‘I observe, that though it should be granted, that some planets by habitable, it doth not therefore follow, that they must be actually inhabited, or that they ever have been. For they might be designed, if mankind had persisted in innocency, as places for colonies to remove men to, as the world should have increased, either in reward to those that had excelled in virtue and piety, to entertain them with the prospect of new and better worlds; and so by degrees, to advance them in proportion to their deserts, to the height of bliss and glory in heaven; or as a necessary reception for men (who would then have been immortal) after the earth had been full of inhabitants. And since the fall and mortality of mankind, they may be either for mansions of hte righteous, or places of punishment for the wicked, after the resurrection, according as it shall please God, at the end of ht eworld to new modify and transform them. And in the meantime, being placed at their respctive distances, they do by their several motions contribgute to keep the world at a poise, and the several parts of it at an equilibrium in their gravitation upon each other, by Mr. Newton’s principles’.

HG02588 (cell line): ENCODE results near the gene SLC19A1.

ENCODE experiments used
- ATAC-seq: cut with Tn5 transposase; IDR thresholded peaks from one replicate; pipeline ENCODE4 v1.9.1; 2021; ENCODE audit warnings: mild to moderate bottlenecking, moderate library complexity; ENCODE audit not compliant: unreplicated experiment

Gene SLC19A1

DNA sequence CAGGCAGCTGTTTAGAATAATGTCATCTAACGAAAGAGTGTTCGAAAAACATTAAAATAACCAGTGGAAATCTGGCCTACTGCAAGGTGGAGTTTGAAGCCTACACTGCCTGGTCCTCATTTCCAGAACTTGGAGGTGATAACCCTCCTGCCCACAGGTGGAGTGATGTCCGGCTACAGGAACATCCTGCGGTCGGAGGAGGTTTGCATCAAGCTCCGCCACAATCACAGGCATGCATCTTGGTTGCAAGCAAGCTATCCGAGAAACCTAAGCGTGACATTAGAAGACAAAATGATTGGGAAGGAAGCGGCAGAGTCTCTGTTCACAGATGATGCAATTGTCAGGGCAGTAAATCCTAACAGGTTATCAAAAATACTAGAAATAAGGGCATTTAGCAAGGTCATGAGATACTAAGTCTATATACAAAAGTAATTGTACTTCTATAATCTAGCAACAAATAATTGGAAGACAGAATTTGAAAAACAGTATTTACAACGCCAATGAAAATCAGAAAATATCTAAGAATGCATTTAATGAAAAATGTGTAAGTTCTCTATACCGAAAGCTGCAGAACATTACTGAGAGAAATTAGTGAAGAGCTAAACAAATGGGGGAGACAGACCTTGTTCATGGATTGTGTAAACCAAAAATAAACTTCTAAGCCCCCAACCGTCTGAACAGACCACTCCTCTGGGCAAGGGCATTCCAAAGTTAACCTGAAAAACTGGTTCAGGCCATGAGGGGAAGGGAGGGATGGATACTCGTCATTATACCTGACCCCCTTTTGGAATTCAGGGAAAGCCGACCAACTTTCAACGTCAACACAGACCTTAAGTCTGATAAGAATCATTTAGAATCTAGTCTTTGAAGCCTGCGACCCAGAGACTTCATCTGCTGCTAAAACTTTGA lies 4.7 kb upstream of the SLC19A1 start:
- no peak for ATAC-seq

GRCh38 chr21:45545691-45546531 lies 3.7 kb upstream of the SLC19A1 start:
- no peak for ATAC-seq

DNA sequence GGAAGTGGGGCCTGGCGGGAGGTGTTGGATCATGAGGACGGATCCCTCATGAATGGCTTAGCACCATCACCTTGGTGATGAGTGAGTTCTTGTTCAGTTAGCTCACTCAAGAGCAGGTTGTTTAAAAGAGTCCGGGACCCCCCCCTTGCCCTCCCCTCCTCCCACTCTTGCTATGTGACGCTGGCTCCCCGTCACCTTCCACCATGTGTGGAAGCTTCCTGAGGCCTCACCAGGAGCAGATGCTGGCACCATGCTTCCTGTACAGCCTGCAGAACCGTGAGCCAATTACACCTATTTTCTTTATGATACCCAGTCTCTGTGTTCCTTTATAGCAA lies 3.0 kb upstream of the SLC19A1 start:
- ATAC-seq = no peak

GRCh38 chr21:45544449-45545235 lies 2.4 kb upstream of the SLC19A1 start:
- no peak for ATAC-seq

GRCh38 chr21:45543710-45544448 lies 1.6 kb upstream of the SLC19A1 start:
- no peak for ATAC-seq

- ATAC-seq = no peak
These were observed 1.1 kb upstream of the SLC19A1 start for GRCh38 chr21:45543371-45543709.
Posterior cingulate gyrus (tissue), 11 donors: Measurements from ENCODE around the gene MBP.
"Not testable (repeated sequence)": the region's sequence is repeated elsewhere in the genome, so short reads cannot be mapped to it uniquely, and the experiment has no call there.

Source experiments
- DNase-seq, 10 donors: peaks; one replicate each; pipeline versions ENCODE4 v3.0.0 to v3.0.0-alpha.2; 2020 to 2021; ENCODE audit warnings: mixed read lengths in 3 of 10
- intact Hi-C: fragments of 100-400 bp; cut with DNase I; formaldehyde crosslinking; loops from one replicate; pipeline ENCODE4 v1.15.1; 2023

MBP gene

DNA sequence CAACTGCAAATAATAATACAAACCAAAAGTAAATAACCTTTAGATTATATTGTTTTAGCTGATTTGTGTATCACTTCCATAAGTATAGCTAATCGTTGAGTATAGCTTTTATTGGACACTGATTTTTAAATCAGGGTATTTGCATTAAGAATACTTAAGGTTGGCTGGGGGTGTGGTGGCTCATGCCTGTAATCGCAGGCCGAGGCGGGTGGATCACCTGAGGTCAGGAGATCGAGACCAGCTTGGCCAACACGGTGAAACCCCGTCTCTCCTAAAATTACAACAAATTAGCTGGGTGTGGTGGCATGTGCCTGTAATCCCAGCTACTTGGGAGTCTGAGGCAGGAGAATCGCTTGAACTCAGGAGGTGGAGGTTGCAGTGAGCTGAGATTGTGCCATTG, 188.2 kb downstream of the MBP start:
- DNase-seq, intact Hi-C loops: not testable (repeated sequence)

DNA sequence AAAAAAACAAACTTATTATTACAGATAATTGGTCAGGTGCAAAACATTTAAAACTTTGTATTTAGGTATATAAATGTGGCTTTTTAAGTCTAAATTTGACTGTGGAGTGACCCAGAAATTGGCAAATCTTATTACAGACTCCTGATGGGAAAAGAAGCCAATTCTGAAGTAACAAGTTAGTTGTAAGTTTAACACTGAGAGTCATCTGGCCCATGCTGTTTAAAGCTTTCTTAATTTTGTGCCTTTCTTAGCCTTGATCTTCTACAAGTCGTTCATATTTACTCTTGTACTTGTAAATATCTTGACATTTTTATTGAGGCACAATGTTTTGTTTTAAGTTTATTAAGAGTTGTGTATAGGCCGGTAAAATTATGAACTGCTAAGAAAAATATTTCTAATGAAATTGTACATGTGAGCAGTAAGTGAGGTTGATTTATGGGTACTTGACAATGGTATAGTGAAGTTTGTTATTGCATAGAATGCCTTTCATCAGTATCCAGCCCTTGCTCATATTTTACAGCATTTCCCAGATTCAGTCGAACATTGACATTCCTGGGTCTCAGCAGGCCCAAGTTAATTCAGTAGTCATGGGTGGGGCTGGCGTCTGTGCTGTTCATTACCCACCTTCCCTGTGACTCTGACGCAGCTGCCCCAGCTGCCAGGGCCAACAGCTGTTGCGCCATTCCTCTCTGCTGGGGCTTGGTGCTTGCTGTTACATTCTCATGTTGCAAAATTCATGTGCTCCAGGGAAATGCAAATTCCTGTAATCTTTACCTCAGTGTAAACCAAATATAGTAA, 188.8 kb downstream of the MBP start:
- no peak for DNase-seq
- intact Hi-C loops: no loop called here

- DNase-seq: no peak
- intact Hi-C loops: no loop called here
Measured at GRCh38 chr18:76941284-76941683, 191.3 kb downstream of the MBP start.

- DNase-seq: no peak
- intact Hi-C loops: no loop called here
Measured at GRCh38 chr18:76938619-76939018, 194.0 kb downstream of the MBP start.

Religious Attitudes in Russian Biocosmism and Western Transhumanism